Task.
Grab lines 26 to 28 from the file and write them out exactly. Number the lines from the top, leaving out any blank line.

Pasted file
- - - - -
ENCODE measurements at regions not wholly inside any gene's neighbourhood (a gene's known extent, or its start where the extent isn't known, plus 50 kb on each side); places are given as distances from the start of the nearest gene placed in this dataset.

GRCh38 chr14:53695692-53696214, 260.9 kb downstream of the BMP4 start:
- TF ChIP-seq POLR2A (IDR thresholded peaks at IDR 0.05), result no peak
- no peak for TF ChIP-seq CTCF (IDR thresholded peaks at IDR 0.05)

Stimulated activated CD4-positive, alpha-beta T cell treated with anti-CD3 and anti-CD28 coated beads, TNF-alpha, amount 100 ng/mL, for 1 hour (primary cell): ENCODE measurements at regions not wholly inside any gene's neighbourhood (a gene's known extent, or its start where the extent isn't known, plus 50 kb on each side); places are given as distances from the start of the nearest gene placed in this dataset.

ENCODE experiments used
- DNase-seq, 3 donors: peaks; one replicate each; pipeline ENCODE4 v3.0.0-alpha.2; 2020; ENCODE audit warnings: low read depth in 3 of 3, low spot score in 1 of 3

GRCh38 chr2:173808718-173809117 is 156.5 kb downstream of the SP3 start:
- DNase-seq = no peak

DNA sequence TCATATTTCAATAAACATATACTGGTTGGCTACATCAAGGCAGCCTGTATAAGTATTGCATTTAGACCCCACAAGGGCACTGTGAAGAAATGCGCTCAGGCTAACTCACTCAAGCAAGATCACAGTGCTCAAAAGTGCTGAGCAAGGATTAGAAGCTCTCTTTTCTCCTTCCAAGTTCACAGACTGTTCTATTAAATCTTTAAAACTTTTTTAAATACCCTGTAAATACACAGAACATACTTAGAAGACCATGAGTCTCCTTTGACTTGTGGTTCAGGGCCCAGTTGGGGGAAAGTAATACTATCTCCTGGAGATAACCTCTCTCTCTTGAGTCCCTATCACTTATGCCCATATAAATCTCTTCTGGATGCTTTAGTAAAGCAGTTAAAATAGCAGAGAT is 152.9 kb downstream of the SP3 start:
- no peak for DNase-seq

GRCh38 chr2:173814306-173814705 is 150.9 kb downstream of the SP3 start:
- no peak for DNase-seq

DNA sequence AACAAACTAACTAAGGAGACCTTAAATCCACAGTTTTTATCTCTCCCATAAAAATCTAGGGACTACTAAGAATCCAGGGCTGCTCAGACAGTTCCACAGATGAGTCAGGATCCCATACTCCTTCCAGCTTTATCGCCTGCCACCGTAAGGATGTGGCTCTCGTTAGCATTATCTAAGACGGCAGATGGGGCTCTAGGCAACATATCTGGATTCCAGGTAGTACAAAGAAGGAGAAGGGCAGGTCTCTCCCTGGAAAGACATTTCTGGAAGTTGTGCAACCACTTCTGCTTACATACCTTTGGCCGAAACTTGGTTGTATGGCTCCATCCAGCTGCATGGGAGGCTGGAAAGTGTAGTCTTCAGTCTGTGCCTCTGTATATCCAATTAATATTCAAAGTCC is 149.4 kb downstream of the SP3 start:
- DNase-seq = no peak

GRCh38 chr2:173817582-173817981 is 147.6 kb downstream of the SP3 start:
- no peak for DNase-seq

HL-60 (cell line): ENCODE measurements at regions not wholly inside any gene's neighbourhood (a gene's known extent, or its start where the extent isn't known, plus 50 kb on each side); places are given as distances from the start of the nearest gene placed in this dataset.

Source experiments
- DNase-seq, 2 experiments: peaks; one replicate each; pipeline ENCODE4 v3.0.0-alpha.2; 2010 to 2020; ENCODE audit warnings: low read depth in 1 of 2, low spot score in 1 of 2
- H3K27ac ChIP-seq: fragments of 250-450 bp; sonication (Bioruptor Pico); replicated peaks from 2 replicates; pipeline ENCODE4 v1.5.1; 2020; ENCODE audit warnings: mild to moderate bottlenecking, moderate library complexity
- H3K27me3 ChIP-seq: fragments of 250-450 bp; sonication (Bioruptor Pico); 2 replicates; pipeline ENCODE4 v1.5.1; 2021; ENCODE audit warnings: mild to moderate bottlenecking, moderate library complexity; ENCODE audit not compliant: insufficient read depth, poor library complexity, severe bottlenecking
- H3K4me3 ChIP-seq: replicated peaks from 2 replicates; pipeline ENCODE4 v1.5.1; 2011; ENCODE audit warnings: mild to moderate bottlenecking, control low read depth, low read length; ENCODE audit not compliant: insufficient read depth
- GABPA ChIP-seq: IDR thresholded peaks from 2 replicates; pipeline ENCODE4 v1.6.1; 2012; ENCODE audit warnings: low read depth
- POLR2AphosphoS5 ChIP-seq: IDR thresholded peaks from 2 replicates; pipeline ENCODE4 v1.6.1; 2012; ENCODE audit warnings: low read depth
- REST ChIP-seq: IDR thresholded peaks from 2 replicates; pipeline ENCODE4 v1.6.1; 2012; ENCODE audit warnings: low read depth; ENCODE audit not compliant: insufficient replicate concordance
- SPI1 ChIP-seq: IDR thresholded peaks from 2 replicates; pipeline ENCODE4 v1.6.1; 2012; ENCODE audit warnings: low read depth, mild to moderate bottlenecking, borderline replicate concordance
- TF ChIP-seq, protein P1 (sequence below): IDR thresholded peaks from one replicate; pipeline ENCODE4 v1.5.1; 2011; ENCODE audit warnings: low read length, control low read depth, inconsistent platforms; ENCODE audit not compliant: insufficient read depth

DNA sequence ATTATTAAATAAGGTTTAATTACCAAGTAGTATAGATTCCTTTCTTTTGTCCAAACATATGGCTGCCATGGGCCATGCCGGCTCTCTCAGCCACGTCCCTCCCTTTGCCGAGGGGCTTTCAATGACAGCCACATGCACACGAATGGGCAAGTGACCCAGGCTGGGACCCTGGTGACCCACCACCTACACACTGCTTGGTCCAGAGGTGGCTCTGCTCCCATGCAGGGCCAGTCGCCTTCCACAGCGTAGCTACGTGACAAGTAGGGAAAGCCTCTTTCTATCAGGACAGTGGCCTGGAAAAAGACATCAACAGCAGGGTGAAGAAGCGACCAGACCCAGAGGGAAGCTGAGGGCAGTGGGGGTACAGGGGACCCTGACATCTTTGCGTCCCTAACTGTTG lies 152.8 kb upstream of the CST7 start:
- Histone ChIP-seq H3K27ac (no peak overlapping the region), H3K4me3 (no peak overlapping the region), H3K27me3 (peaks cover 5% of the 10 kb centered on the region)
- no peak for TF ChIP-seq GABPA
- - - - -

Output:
- REST ChIP-seq: IDR thresholded peaks from 2 replicates; pipeline ENCODE4 v1.6.1; 2012; ENCODE audit warnings: low read depth; ENCODE audit not compliant: insufficient replicate concordance
- SPI1 ChIP-seq: IDR thresholded peaks from 2 replicates; pipeline ENCODE4 v1.6.1; 2012; ENCODE audit warnings: low read depth, mild to moderate bottlenecking, borderline replicate concordance
- TF ChIP-seq, protein P1 (sequence below): IDR thresholded peaks from one replicate; pipeline ENCODE4 v1.5.1; 2011; ENCODE audit warnings: low read length, control low read depth, inconsistent platforms; ENCODE audit not compliant: insufficient read depth